If you are running a website for your business, Google Analytics is the best website analytics tool available to know how well it is performing. This is even truer if you run an eCommerce website, due to the advanced Google Analytics eCommerce tracking features that you can setup.
In this post, I will give a quick step-by-step guide on how you can setup Google Analytics eCommerce tracking as well as how to set up WooCommerce Google Analytics. WooCommerce is one of the best eCommerce WordPress plugins available, and by learning WooCommerce conversion tracking, you can improve your store’s conversion rates.
What Is Google Analytics eCommerce Tracking?
Setting up Google Analytics eCommerce tracking will let you see additional and vital information if you run an online store. You will be able to view things like total and average revenue, conversion rates, product revenues, cart and checkout conversion rates, abandonment rates and much more.
By having access to this additional data, you can optimise and improve your online store’s conversion rates, as well as understand where your sales are coming from (organic SEO, PPC, social media, referrals, etc). Knowing what channels are contributing most to your sales will help you make better decisions on where best to spend your marketing budget.
How To Setup Google Analytics eCommerce Tracking
Before we get started, I will assume that you already have Google Analytics correctly installed and setup on your website. If you are new to Google Analytics, I would advise you to take a read of our post Understanding Google Analytics For Beginners first.
To setup Google Analytics eCommerce Tracking, open up your Google Analytics profile and click on ‘Admin’ in the bottom of the left column. Under ‘View’ click ‘E-commerce Settings’ then configure the following:
Under ‘Enable Ecommerce’ select ‘On’ and click the ‘Next Step’ button.
Under ‘Enable Enhanced E-commerce Reporting’ select ‘On’ and click the ‘Submit’ button.
Now, under ‘View’ click ‘View Settings’.
Set the ‘Currency displayed as’ setting to match your WooCommerce currency.
Click ‘Save’ to save your changes.
How To Setup WooCommerce Google Analytics
Once you have setup eCommerce tracking in Google Analytics, go to your WordPress dashboard and install the WooCommerce Google Analytics Integration plugin. This plugin will send the transaction data from WooCommerce across to Google Analytics.
Once the plugin is installed and activated, go to ‘WooCommerce – Settings – Integration – Google Analytics’ and configure the following:
Enter your Google Analytics UA-ID.
As you will already have the basic tracking code installed, leave the standard tracking setting disabled.
Tick ‘Enable Universal Analytics’.
Tick ‘Purchase Transactions’.
Tick ‘Add to Cart Events’.
Tick ‘Enable Enhanced eCommerce’.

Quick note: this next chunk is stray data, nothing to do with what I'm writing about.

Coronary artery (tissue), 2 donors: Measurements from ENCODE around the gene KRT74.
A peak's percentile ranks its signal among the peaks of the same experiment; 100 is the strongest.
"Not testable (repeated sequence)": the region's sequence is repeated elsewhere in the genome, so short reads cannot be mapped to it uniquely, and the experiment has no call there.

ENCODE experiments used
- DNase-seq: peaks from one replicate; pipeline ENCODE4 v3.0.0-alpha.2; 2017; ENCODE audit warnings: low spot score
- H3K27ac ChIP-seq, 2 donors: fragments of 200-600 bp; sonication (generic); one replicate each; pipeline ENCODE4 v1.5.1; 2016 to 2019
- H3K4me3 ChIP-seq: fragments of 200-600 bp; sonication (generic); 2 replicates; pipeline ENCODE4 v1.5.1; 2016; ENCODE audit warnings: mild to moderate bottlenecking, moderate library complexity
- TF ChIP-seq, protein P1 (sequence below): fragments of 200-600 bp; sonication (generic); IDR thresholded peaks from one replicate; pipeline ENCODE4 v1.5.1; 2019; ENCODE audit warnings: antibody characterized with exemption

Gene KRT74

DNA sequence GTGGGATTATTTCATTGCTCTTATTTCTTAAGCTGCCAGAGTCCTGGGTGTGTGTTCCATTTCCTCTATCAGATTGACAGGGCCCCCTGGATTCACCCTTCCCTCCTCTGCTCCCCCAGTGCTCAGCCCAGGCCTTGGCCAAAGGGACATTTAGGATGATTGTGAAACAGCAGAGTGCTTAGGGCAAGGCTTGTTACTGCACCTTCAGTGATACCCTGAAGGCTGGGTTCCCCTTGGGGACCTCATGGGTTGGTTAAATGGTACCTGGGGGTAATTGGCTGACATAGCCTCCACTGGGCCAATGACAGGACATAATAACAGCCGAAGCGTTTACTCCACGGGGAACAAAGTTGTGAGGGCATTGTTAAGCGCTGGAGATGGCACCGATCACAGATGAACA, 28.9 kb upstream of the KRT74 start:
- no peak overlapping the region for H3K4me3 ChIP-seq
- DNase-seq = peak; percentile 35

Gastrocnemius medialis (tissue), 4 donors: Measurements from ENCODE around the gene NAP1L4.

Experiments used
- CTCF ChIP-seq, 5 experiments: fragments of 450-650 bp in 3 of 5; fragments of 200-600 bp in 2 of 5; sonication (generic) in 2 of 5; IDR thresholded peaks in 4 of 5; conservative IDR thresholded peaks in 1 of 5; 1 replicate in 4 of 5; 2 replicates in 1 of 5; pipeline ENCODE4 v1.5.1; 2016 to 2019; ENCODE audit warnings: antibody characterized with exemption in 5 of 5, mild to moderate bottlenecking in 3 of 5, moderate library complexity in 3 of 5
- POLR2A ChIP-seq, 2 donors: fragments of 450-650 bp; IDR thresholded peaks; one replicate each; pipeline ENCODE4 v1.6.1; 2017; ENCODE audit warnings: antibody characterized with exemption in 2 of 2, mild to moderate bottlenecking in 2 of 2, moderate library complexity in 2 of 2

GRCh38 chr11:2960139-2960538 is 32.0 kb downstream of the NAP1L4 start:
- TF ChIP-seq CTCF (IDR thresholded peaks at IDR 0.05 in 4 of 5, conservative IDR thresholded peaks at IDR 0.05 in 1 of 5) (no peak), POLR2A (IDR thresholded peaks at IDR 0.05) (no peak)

Save the plugin’s settings.
If you are using PayPal as a payment method within WooCommerce, you will also want to configure the PayPal account’s auto return settings. To do this, follow the steps below:
Log into your PayPal account and go to ‘Profile – Profile & Settings – My Selling Tools – Website Preferences – Update’.
On the Website Payment Preferences page, turn on ‘Auto Return’ and configure your Return URL as follows: http://yourdomain.com/checkout/order-received/?utm_nooverride=1
By adding ?utm_nooverride=1 at the end of the URL, we are making sure that the transactions appear under the correct traffic source in Google Analytics, otherwise they will show as just coming from PayPal.
Checking Your WooCommerce Conversion Tracking
Once the steps above have been completed, I would advise logging out of your website and put a test purchase through the system to check the WooCommerce conversion tracking is working. You will need to wait 12-24 hours for the data to show up in Google Analytics.
To view the new WooCommerce conversion tracking data, log in to your Google Analytics profile and click on ‘Conversions – E-Commerce – Overview’ to get an overview of the sales data collected.
And that’s it, you have successfully setup Google Analytics eCommerce tracking for WooCommerce. Do let me know how you get on with WooCommerce Google Analytics, or whether you have any questions on WooCommerce conversion tracking, via the comment section below.
Michael is a successful entrepreneur with a strong background in all areas of web development, online marketing, graphic design and IT. As the current owner of Improve Position, as well as a small range of other related businesses, Michael’s enthusiasm shines through with his passion to help others understand and succeed in the world of online business marketing.
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